Precise Investors

Stocks & Shares

Asian shares track Wall Street up ahead of Fed rate decision

Asian shares

Nikkei 225 index gained 2.1% to 31,515.94, the Hang Seng rose less than 0.1% to 17,119.12, the Shanghai Composite index added 0.2% to 3,023.64, Kospi gained 1% to 2,300.48 and the S&P/ASX 200 was 0.7% higher at 6,826.50

Asian shares were mostly up Wednesday after Wall Street gained to recoup some of the ground it gave up in another losing month.

Investors are awaiting a decision later Wednesday by the Fed on interest rates and updates on the state of the U.S. economy. The overwhelming expectation is that the Fed will keep its overnight interest rate steady. The bigger question is how long it will keep that rate high.

Tokyo’s Nikkei 225 index gained 2.1% to 31,515.94 a day after the Bank of Japan held back from any major changes to its near-zero interest rate policy, though it adjusted its controls on government bond yields.

The dollar dropped against the Japanese yen, trading at 151.27 yen. It climbed on Tuesday after the central bank’s decision.

In Hong Kong, the Hang Seng rose less than 0.1%, to 17,119.12. The Shanghai Composite index added 0.2% to 3,023.64.

South Korea’s Kospi gained 1%, to 2,300.48 and the S&P/ASX 200 was 0.7% higher at 6,826.50.

European futures were up early Wednesday. Inflation that has been wearing on European consumers dropped steeply to 2.9% in October, its lowest in over two years as fuel prices dropped and rapid interest rate hikes from the ECB took hold. But that encouraging news was balanced by worrisome official figures showing economic output in the 20 countries that use the euro dropped by 0.1% in the third quarter.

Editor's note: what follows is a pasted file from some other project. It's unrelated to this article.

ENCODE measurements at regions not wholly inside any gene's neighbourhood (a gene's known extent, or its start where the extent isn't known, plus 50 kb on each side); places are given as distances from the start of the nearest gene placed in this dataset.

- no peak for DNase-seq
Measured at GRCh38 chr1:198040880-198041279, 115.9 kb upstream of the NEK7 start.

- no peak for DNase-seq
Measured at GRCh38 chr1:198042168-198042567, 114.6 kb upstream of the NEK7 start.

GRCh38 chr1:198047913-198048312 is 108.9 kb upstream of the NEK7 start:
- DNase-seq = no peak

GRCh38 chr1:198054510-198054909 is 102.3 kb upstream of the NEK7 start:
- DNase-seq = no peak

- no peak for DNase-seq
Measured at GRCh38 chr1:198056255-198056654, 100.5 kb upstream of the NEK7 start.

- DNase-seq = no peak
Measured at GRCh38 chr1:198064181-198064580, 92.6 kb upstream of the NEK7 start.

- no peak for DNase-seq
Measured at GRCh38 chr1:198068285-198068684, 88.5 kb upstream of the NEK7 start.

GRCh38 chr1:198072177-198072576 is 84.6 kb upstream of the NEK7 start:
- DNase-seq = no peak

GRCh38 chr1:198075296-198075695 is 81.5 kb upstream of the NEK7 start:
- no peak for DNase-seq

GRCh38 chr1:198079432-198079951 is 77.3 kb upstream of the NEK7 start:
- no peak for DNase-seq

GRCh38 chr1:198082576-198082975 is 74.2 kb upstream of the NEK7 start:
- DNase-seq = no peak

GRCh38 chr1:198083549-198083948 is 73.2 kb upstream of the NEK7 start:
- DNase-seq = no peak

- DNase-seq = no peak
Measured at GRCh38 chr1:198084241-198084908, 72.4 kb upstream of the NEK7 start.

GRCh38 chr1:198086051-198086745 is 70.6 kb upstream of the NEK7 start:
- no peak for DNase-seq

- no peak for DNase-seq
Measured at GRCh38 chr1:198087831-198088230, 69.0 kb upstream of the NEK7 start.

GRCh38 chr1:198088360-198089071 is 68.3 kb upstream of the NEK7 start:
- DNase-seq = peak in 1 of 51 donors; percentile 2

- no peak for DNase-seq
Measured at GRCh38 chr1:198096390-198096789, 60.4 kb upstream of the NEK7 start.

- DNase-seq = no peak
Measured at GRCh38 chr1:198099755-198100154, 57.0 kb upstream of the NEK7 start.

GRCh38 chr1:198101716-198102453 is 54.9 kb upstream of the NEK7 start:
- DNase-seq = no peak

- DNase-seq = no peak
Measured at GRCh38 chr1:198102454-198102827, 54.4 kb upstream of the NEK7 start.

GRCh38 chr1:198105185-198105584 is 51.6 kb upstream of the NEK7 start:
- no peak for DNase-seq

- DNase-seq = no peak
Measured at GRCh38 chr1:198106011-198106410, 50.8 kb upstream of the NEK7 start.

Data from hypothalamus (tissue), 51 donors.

Tuesday on Wall Street, the S&P 500 added 0.6% to 4,193.80. The Dow Jones Industrial Average advanced 0.4% to 33,052.87 and the Nasdaq composite jumped 0.5%, to 12,851.24.

Over 80% of the stocks in the S&P 500 strengthened. It ended October with a loss of 2.2% for the month. That’s its third consecutive monthly decline, the longest losing streak since the pandemic froze the global economy at the beginning of 2020.

Disclaimer: The opinions expressed by our writers are their own and do not represent the views of Precise Investors. The information provided on Precise Investors is intended for informational purposes only. Precise Investors is not liable for any financial losses incurred. Conduct your own research by contacting financial experts before making any investment decisions.

Leave a Reply